But in spite of this advance, we saynay, rather in consequence of it, men have by no means outgrown such failings as tyranny and a desire for domination. And in spite of the rosy views of men to be found in the article in question, we are afraid it is not quite oldfashioned to suppose that men still wish to make women dependent upon them and subject to their wishes. This is natural enough. The affairs of the world are carried on by self-reliance and love of power. These qualities are kept in check in the sphere that has developed them; but at home, through want of independence and self-reliance in woman, they have become things with even uglier names. On the other hand, we are told, women are puffed up with inordinate vanity, their little knowledge appears to them the height of wisdom, for their unreasonableness has no experience but a domestic one to temper it. They think they can rule and decide in every sphere because they are quite aware that in the one sphere they are far more experienced than men. But are these the faults of Higher Education? Who would select as his general adviser a man who knew only one sphere of life? How can women on such a system be ever the useful companions to men whom our adversaries so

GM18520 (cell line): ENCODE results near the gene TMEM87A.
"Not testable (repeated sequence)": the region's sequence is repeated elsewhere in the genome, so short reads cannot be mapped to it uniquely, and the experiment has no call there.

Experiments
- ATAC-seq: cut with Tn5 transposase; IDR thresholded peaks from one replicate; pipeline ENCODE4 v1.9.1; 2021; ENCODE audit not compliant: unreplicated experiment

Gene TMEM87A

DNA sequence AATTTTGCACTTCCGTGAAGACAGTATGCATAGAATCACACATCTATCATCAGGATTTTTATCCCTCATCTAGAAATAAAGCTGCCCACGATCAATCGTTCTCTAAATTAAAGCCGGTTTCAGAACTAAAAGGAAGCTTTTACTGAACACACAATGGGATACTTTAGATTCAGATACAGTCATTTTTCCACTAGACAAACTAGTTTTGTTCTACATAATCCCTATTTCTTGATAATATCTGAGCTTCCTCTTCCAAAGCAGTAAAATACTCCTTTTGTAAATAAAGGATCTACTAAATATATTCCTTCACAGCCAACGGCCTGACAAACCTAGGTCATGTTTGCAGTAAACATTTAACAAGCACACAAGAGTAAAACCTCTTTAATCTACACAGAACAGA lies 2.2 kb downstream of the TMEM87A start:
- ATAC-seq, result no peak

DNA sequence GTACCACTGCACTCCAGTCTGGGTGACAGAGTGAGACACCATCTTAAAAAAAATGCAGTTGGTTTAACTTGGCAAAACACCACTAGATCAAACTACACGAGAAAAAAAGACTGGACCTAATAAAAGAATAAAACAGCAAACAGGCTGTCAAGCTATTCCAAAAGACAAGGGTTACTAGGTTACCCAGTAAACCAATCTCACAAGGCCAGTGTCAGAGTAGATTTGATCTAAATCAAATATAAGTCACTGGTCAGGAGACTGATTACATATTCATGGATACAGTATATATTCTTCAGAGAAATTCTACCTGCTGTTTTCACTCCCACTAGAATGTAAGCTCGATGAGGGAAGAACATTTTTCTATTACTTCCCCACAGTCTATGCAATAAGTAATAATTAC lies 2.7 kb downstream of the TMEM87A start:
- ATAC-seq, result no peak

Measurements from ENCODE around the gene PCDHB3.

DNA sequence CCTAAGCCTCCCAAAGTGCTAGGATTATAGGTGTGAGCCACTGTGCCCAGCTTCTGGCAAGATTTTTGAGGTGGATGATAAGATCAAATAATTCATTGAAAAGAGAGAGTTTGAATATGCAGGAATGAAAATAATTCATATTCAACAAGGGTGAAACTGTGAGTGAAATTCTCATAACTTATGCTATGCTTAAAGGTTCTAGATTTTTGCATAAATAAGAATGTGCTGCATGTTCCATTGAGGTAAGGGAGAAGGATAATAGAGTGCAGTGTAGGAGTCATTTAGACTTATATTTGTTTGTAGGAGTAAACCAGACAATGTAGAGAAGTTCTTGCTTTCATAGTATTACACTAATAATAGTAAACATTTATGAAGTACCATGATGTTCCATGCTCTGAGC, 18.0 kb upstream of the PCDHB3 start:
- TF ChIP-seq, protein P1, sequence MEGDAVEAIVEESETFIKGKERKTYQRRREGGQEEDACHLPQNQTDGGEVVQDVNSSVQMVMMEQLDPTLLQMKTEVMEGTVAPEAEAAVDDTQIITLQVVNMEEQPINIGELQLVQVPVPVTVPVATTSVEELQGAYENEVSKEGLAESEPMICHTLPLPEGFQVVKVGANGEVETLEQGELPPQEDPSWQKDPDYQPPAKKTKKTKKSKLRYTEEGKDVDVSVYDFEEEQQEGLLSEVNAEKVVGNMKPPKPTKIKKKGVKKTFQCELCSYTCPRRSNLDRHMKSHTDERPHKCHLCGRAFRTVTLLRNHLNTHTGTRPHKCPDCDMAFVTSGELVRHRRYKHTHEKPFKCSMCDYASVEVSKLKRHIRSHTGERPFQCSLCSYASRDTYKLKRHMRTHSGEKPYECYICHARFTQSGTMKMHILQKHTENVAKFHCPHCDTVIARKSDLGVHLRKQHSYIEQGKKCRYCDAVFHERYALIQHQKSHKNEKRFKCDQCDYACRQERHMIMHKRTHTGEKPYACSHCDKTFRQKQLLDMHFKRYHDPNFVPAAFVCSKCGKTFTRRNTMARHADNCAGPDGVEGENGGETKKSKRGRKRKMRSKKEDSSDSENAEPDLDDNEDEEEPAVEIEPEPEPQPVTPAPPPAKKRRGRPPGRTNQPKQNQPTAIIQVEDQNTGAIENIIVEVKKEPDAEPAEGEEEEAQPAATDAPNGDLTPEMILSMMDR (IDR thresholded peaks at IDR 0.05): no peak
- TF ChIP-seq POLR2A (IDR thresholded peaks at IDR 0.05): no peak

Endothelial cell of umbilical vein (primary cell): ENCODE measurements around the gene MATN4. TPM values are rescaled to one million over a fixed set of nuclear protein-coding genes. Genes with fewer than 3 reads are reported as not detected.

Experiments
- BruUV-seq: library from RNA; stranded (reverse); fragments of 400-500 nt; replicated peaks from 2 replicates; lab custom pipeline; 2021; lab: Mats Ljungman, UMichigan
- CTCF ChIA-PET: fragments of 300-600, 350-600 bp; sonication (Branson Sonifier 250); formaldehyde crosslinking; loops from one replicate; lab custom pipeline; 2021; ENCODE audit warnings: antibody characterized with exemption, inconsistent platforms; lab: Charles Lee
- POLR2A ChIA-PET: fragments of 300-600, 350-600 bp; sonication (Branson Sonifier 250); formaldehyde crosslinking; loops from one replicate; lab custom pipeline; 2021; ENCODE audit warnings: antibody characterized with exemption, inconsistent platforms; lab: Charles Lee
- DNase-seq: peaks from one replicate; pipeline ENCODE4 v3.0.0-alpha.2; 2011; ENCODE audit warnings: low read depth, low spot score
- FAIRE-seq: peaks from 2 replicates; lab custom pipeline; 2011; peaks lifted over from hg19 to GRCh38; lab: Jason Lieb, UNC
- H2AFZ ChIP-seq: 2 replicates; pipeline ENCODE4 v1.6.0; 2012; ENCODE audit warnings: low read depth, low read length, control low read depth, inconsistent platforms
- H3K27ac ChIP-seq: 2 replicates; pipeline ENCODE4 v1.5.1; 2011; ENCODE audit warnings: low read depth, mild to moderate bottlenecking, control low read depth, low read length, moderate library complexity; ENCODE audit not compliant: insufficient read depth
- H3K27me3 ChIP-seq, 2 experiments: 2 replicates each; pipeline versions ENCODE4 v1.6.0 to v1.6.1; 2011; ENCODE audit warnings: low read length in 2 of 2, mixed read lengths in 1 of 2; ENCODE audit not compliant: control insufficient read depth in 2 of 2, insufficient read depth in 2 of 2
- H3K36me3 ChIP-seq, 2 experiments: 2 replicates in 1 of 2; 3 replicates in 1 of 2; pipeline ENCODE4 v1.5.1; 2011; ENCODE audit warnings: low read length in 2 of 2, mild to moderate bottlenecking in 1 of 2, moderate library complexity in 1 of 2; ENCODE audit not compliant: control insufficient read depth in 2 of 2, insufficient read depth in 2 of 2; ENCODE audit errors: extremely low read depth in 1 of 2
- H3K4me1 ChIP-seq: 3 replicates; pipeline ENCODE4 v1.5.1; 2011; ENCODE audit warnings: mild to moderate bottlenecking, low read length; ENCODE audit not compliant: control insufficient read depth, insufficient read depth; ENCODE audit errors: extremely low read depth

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much admire ? Women," say they, "do not desire emancipation. It is true. They have never been slaves. What they do desire is education; education that will enable them to find happiness within themselves; that will give them glad hours, bright dreams, and noble ambitions, under whatever roof they may call their home. They desire intellectual preparation for intellectual intercourse if needs be, stimulated by competition. But they do not intend because of this to give up all claim to the happy life ordained for them as companions to men. On the contrary, they wish to become better fitted for that life than they are at present. They wish to enable themselves to enter into all men's views and thoughts. They wish to live with them as rational beings, as classmates in the school of life, though one may perhaps be on the higher, the other on the lower, form. This is better than that men and women should be foes, forced to be allies in order that each may fight more successfully for his or her selfish interest. It is better for a woman to look on all good men as her friends-one dearest and best of all-than to look on all men as foes, to be battled with according to the rules of the lists, in order that one may be out-manoeuvred and captured by a strategy that it is a life's work to learn and to put into execution. And men and women can never work side by side unless the ground, whether for battle or for production, is the same; nor can they be either worthy allies or useful fellowlaborers, unless they have together prepared a plan of campaign, and together considered the work that needs doing and the means that are ready to hand.